San Francisco. Police detective John Ferguson—whom everybody calls Scottie—is actively engaged in tracking a suspect across the rooftops of buildings. At one point Scottie nearly falls to his death, precariously hanging on for dear life when a fellow cop tries to help him up. That cop does wind up falling to his death and Scottie is so traumatized by the series of events that he must retire prematurely, forced to use a cane when he walks, committed to a back brace and overcome with vertigo whenever the height gets the least bit too much.
Retirement for Scottie Ferguson means palling around with his friend—and former girlfriend—Midge. Boredom is on the verge of becoming excruciating when he hears from an old chum he went to college with: Gavin Elster. Elster tells him a story about his wife Madeine who seems to be suffering from psychological problems herself. According to Elster, his wife is prone to disappearing for days at a time as well as suddenly going into states comparable to trance. Madeleine, it seems, has come to believe that she is being possessed by the ghost of Carlotta Valdes, her own great-grandmother, no less!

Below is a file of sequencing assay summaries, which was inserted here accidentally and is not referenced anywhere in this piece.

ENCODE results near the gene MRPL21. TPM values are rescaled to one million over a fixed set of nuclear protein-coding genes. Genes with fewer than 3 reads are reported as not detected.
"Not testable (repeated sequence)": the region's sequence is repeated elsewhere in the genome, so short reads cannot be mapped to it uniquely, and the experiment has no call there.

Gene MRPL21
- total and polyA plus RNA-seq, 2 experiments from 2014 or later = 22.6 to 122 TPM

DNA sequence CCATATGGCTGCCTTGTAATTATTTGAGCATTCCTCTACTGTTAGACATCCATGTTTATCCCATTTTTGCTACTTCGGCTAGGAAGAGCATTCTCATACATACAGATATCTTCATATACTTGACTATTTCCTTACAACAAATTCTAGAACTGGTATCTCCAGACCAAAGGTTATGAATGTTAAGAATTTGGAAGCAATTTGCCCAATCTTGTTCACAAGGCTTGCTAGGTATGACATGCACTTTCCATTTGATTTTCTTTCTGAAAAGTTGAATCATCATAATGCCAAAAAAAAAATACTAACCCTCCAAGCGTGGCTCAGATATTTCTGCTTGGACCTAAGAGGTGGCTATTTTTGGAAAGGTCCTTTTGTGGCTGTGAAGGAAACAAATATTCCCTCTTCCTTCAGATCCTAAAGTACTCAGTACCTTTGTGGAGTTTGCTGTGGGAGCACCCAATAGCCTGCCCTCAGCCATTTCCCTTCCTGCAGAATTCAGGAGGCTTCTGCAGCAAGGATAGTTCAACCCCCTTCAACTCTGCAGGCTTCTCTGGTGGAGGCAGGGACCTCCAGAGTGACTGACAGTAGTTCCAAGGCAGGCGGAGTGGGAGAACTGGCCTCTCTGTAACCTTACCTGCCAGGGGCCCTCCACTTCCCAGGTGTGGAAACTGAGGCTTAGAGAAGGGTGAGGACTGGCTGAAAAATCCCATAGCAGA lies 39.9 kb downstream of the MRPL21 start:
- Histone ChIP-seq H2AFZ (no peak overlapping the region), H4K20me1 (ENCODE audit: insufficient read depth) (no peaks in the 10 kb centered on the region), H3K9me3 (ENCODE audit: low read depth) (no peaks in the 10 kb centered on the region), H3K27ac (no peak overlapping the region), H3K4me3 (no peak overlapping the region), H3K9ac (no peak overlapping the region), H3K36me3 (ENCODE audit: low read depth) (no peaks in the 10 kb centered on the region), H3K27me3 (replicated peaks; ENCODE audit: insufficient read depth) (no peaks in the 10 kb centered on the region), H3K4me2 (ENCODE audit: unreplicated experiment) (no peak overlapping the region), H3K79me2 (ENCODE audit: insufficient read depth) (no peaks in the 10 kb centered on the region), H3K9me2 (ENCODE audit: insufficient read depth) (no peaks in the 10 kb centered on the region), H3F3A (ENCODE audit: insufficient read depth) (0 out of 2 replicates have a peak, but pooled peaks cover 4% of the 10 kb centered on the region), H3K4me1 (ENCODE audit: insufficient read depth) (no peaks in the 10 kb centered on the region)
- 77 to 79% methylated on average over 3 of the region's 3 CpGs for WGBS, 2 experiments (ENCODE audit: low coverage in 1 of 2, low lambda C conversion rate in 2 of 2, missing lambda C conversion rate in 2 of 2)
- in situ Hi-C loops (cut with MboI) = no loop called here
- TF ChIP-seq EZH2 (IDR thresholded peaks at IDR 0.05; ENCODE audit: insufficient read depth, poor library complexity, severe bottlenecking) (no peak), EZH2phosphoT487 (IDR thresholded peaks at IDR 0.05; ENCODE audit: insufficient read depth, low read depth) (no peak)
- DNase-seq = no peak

Scottie remains dubious even as he agrees to help Elser by trailing his wife. As he does so, he is eventually forced to admit that her behavior is eccentric to say the least. The stunningly beautiful blonde will lapse into a near-catatonic state of staring off into space and the just as suddenly disappear just as her husband described.
What Elster did not describe was a propensity for trying to commit suicide, but that appears to be exactly what the mysteriously alluring woman does while Scottie is furtively watching one day. While looking out over San Francisco Bay, Madeleine suddenly jumps into the water. Scottie rushes in to save her, but she later claims to have absolutely no memory of doing so.
Scottie has already by then become obsessed with Elster’s wife, it not necessary in love. He is also troubled by her strange behavior and wants to help her figure out what is really at the bottom of it. Midge assists in locating a historian who fills them in on the tragic life of Carlotta who eventually committed suicide after being seduced and jilted. Madeleine grows closer to Scottie who is growing increasingly obsessed with his inability to relieve her torment. This may be due to Madeleine’s continued insistence that Carlotta is possessing her. This belief culminates in Madeleine inexorably being drawn to the high bell tower overlooking Mission San Juan Bautista. Fearing she will again try to commit suicide, Scottie chases after her, but the height proves too much and he becomes utterly paralyzed by the onset of his vertigo. He can only watch in horrified disbelief as he becomes responsible for a second person falling to their death.
His recovery from this second tragedy is slowed by a paralysis of spirit diagnosed as acute melancholia that stems directly from a guilty conscience. Midge comes to the hospital but is unable to reach into his darkness to make contact.